Settlements

What's at Stake in Detroit's Historic Bankruptcy Trial


Detroit

Photograph by Jeff Kowalsky/Bloomberg

Detroit

Today is scheduled to be yet another milestone in Detroit’s historic bankruptcy. It’s the opening day of the trial where federal bankruptcy judge Steven Rhodes must decide if he should approved a proposed and highly contentious settlement plan to let the city restructure its debts and emerge from bankruptcy. To get a big picture look at what’s to come, I spoke with Melissa Jacoby, a law professor at the University of North Carolina at Chapel Hill who’s been following the case closely.

The proposed settlement. The so-called grand bargain involves a series of gives-and-takes, where some creditors would be made completely whole while others would recoup little or none of what’s owed. It also transfers the city’s crown jewel, the Detroit Institute of Arts, to a charitable trust, supported by the state and foundations, to protect its valuable collection from creditors.

The Detroit Free Press has a (slightly outdated) yet handy breakdown of who gets what in the proposed settlement, but two groups are most important to keep in mind: bond insurers and the city’s pensioners. The grand bargain is supported by the city’s pensioners, who would take a reduction of as much as 4.5 percent in their monthly payouts, a reduced cost-of-living adjustment, and a 90 percent cut in health-care benefits. The settlement is fiercely opposed by bond insurers, which are on the hook to pay the shortfall in payments on the city’s pension obligation bonds. The insurers would face near-total losses, able to recoup at most 10 percent of some outstanding debts under the grand bargain.

Is the grand bargain feasible? The plan only works if the city can prove the settlement gives post-bankruptcy Detroit a stronger footing. Jacoby says Rhodes must determine if the city will be able to honor its restructured debts while improving municipal services. “It’s not a successful case if the city isn’t able to have a better police response time, to have the streetlights on,” she says. At the same time, she says, “they have to to be able to service their debt. A quick default would not be good.”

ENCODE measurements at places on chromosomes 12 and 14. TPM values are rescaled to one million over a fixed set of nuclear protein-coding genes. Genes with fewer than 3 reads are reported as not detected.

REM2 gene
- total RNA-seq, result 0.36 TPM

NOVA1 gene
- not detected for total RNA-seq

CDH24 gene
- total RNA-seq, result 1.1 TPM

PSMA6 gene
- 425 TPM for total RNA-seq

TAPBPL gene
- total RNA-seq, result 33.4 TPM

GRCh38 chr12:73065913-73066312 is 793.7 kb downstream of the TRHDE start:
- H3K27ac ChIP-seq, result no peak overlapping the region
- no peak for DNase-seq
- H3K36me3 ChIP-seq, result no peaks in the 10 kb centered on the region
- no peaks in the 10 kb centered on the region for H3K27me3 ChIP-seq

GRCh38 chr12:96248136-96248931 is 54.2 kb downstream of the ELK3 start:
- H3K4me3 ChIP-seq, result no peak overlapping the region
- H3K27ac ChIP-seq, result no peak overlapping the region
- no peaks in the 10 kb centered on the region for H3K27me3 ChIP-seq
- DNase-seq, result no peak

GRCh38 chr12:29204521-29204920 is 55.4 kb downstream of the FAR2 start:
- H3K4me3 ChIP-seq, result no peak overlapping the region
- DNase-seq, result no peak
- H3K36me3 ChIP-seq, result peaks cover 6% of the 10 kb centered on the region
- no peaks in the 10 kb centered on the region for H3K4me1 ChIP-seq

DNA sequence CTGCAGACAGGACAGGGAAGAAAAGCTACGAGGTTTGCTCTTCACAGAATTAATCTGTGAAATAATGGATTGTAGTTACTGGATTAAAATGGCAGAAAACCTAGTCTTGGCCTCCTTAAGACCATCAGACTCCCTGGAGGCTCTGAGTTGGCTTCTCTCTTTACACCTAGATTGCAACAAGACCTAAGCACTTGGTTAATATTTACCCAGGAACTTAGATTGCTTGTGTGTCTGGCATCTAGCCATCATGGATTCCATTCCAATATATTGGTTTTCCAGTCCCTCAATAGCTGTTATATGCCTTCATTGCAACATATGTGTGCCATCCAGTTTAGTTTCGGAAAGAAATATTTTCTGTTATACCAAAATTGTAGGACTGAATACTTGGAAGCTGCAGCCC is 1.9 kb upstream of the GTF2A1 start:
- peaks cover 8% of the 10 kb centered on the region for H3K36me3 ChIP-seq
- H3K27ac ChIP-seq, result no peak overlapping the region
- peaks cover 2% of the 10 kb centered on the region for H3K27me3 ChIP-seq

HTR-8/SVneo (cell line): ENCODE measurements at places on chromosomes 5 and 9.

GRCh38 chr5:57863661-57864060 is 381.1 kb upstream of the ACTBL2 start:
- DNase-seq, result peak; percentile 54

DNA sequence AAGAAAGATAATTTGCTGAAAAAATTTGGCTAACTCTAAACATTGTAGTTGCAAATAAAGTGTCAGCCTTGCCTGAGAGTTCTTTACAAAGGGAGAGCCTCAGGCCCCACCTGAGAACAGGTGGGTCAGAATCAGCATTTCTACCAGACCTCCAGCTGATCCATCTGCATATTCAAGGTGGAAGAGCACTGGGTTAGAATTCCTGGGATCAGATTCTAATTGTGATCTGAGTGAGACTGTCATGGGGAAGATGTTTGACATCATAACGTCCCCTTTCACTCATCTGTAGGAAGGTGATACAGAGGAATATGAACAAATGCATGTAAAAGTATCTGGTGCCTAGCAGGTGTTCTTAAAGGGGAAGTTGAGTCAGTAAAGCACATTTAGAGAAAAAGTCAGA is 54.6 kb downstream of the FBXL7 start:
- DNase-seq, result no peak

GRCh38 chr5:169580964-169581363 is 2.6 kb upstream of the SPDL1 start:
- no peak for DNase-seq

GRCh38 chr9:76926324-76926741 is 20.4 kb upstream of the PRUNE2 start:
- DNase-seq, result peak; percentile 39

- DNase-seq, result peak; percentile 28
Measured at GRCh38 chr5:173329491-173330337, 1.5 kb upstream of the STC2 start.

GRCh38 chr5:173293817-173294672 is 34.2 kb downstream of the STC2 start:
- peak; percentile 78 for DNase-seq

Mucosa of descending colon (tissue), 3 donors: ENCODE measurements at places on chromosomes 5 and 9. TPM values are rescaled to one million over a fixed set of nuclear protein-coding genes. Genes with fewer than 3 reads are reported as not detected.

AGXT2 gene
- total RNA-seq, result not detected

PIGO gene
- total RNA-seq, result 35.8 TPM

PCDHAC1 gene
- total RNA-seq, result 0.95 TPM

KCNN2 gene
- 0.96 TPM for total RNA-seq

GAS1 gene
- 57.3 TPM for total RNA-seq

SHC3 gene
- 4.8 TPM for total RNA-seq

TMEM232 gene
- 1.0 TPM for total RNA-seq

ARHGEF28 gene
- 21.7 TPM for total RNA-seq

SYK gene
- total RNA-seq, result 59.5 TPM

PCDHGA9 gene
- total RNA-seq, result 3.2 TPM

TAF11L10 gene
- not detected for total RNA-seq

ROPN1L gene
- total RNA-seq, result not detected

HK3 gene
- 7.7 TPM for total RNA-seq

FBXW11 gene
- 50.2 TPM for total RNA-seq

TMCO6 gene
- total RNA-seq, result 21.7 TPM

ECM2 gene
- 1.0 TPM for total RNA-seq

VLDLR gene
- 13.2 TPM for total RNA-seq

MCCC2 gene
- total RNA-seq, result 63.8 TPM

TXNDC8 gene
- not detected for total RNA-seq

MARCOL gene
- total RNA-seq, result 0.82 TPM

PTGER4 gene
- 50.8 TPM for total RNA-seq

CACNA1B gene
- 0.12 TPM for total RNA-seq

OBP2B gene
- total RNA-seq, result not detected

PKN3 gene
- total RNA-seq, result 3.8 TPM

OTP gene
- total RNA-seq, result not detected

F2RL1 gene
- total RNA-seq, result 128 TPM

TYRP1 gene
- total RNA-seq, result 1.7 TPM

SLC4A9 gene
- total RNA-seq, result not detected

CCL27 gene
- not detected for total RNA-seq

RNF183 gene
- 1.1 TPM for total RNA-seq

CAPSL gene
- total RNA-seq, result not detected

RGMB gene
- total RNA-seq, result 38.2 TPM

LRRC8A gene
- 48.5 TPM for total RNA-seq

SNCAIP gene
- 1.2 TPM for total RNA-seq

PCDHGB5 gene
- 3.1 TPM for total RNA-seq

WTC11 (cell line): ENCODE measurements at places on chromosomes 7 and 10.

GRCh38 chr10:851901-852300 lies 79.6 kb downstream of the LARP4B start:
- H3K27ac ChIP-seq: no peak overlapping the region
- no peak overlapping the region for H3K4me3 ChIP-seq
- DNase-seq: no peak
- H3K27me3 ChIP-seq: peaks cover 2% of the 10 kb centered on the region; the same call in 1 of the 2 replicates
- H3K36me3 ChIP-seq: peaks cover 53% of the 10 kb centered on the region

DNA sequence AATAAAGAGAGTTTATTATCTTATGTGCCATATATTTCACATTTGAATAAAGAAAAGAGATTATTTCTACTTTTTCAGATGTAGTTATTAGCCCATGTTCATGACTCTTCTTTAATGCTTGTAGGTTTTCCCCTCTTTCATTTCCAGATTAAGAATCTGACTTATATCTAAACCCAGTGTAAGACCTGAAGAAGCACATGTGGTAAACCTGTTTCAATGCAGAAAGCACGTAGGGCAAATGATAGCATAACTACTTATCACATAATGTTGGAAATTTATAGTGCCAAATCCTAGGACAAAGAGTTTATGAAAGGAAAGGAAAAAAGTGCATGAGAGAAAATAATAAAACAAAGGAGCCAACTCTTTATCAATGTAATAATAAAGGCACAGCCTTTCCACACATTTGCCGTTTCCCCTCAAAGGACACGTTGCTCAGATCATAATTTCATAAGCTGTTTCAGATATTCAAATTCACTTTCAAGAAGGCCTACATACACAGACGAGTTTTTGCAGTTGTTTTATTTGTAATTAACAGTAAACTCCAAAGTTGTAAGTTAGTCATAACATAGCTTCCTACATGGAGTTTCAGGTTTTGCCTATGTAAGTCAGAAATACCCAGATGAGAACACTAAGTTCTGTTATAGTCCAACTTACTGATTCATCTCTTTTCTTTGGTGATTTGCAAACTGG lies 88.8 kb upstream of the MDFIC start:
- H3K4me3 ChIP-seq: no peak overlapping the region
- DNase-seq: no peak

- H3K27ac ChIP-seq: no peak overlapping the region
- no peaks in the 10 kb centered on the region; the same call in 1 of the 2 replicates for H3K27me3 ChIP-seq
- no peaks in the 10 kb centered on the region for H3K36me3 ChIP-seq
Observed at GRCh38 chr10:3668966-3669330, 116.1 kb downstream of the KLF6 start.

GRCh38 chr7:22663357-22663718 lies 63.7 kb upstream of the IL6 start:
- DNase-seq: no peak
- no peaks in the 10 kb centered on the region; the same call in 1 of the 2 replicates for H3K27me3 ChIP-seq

Predicting the future debts and revenue of the city is tricky. “That will be a big issue in this case: Whose opinions can be trusted?” says Jacoby. The city has forecasts that go out as far as four decades, which creditors say is based on too many assumptions. “There is the fight about whose models work better for predicting what the city is going to look like and what are they based on, when there has never been a city of this size in bankruptcy before,” Jacoby says. The judge hired his own feasibility expert, whose expertise the creditors are challenging.

Is the grand bargain fair? The judge must decide on two intertwined, critical issues: whether the settlement was negotiated in good faith and whether it unfairly discriminates against certain creditors. The mediator was active in directly soliciting foundations to support the museum, which in turn freed up more money to minimize the pension cuts. The insurers and other creditors accuse the mediator who negotiated the settlement of unfairly favoring the retirees. “It is not a surprise that creditors who don’t have a piece of that are perplexed,” Jacoby says. “Why do retirees get it? Why did they choose the amount they chose?”

The pensioners and the city say the mediators were neutral, and when the health-care cuts are included, pensioners didn’t make out much better than other creditors. Jacoby says combining the pension and health-care cuts “is a dangerous road to go down,” because not all people who had pensions also had health care and vice versa. But the city could use the two issues to showed a shared sacrifice. “To me, that is a sign that the plan was put together in good faith,” she says.

The logistics. The trial schedule allocates 170 hours for testimony split between supporters and objectors. Rhodes has already decided to allow about two dozen residents (PDF), mostly city employees or retirees, present evidence and cross-examine witnesses. It’s part of the judge’s long-running effort to involve local citizens in the case. He’s heard from residents in the past and asked the city to respond to questions they’ve raised. Jacoby says this is one of the unique procedural steps where she thinks the Detroit bankruptcy may set the strongest precedent for future cases. “It is important for this process not just to be fair,” she says, “but to seem fair.”

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Weise is a reporter for Bloomberg Businessweek in New York. Follow her on Twitter @kyweise.

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